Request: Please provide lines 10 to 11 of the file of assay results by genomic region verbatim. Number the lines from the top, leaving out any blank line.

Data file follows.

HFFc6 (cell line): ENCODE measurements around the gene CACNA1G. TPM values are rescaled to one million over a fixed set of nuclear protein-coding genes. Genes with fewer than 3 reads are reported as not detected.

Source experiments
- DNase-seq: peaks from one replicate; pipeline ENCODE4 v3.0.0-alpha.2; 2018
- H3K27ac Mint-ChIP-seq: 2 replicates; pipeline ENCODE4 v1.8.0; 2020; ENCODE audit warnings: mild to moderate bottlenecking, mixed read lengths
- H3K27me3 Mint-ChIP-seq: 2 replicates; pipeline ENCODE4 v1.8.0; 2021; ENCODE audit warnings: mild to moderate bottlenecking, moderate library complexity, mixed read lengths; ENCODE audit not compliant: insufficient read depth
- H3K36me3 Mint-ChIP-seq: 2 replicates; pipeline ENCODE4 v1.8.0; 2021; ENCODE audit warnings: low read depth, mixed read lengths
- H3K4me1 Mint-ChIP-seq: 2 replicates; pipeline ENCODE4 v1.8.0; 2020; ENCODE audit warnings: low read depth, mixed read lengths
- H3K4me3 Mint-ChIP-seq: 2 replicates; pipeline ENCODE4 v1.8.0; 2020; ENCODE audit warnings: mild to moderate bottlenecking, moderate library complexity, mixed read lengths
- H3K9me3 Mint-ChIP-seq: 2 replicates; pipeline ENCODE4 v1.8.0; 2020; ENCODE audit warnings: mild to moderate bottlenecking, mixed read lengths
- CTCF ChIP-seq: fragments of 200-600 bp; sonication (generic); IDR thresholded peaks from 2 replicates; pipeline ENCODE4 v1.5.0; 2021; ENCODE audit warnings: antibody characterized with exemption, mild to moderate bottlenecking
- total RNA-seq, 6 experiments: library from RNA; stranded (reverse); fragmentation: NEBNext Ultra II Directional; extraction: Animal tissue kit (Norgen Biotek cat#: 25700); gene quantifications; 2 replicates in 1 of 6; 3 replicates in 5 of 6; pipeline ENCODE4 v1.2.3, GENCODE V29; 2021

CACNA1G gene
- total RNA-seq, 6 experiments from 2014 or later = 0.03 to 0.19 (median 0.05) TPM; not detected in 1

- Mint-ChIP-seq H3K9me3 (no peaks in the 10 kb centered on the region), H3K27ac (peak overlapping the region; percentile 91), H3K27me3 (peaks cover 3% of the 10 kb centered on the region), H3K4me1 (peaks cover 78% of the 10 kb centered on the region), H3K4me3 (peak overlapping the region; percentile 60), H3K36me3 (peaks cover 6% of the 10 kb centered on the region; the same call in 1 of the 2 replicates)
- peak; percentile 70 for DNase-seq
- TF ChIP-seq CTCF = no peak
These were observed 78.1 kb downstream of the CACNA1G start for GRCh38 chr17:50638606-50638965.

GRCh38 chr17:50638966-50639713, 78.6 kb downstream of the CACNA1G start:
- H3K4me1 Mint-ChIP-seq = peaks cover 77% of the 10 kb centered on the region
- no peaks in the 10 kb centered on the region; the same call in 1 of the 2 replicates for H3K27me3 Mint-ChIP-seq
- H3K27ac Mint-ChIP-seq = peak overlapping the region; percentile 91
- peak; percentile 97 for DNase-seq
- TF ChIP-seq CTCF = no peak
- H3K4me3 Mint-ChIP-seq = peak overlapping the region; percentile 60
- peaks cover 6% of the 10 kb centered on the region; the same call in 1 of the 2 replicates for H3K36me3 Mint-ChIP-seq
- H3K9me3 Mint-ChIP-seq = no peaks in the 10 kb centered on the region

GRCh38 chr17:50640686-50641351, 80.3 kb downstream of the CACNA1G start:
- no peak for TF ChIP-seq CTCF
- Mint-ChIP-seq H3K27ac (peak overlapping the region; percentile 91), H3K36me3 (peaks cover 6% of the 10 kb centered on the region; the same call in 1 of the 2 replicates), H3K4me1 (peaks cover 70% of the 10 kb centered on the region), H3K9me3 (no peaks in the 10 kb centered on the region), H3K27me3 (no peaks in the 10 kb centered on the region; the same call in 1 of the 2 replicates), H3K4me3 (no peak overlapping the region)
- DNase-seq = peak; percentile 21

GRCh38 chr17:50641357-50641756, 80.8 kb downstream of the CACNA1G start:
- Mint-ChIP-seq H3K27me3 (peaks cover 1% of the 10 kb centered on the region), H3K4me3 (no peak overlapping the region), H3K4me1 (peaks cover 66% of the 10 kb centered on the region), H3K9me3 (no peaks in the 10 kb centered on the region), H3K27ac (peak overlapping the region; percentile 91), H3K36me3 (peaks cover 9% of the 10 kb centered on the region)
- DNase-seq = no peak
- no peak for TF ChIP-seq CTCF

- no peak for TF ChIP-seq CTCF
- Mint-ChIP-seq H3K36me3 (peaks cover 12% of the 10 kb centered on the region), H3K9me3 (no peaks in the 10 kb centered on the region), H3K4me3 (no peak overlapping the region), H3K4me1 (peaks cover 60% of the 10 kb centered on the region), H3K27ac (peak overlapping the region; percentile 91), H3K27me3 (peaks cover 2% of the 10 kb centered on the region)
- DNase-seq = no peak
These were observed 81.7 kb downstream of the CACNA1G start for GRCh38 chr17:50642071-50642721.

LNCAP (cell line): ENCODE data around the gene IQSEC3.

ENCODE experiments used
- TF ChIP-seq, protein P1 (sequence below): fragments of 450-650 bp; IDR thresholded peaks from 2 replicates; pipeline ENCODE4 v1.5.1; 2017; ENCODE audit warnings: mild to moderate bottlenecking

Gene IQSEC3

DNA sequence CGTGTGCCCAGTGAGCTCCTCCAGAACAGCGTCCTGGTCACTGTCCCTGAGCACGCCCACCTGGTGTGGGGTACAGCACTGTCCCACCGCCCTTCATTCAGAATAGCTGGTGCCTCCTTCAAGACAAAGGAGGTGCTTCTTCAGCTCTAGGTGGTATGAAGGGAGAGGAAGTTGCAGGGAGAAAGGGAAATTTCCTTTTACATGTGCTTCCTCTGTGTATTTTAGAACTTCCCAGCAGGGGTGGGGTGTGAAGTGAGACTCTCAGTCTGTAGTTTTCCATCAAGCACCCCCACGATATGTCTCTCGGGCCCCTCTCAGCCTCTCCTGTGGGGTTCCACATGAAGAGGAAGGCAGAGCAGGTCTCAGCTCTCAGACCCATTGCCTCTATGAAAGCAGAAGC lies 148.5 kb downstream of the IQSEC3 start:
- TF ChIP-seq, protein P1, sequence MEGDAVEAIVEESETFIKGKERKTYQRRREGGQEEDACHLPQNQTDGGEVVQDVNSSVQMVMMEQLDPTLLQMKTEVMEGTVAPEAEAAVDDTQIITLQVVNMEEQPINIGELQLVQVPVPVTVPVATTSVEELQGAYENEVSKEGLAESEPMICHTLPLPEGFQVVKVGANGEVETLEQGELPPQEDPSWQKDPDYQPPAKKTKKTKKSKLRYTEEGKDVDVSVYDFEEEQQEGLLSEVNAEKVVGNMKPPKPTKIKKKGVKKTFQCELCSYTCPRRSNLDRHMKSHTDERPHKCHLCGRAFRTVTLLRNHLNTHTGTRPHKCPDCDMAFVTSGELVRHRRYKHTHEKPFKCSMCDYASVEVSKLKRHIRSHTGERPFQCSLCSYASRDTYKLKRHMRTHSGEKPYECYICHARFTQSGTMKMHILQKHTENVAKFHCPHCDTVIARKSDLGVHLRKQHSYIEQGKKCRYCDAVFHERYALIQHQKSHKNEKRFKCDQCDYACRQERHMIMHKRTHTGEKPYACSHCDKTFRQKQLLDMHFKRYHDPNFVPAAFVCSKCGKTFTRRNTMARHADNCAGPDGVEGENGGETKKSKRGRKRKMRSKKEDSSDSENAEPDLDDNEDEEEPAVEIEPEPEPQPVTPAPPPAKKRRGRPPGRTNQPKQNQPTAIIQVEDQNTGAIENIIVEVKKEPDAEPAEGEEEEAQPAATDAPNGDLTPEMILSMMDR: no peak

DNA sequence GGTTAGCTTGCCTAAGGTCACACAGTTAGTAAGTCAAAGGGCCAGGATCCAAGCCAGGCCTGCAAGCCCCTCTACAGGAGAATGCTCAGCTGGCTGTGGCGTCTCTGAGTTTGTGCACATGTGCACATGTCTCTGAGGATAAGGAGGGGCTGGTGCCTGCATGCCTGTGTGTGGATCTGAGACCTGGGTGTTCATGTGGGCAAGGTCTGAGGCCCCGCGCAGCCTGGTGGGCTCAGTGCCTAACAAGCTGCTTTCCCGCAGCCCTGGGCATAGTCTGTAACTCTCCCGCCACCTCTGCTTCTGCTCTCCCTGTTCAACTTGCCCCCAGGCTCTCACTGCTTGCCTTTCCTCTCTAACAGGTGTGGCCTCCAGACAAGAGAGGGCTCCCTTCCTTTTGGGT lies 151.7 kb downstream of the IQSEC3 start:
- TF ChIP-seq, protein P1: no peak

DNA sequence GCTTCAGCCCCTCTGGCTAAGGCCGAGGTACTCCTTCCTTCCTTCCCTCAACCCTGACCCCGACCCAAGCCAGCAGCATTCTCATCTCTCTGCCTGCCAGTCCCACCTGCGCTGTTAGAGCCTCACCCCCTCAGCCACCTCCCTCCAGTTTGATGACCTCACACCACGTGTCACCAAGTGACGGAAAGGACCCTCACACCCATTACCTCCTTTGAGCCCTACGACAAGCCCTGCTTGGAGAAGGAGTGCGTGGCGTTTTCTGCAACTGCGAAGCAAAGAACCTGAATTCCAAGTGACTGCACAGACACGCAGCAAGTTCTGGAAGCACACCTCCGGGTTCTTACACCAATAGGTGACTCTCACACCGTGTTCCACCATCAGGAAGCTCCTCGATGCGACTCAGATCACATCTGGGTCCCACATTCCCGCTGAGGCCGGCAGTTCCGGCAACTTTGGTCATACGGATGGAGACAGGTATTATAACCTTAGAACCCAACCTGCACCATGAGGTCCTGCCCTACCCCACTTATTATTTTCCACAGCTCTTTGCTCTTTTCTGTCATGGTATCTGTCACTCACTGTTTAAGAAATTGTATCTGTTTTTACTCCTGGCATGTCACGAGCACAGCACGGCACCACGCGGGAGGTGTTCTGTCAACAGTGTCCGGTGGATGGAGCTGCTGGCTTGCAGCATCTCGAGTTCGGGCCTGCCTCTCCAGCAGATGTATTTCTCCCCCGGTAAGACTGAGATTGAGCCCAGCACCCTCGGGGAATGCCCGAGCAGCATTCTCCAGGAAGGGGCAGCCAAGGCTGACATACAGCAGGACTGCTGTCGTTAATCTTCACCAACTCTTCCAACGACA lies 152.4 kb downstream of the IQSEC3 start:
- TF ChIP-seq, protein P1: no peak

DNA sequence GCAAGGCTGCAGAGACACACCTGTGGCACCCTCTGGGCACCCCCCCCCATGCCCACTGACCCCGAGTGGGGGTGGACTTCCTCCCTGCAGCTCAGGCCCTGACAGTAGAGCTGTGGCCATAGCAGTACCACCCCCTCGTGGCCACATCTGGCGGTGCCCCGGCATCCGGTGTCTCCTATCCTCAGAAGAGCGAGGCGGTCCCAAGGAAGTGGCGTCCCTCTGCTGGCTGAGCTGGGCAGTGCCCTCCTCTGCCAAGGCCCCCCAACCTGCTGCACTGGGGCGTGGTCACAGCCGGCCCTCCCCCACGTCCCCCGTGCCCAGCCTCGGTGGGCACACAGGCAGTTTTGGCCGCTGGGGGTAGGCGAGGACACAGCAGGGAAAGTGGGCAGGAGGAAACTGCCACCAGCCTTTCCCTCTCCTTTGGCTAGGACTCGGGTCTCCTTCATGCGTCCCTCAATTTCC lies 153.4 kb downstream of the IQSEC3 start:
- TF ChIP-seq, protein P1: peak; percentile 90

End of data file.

- CTCF ChIP-seq: fragments of 200-600 bp; sonication (generic); IDR thresholded peaks from 2 replicates; pipeline ENCODE4 v1.5.0; 2021; ENCODE audit warnings: antibody characterized with exemption, mild to moderate bottlenecking
- total RNA-seq, 6 experiments: library from RNA; stranded (reverse); fragmentation: NEBNext Ultra II Directional; extraction: Animal tissue kit (Norgen Biotek cat#: 25700); gene quantifications; 2 replicates in 1 of 6; 3 replicates in 5 of 6; pipeline ENCODE4 v1.2.3, GENCODE V29; 2021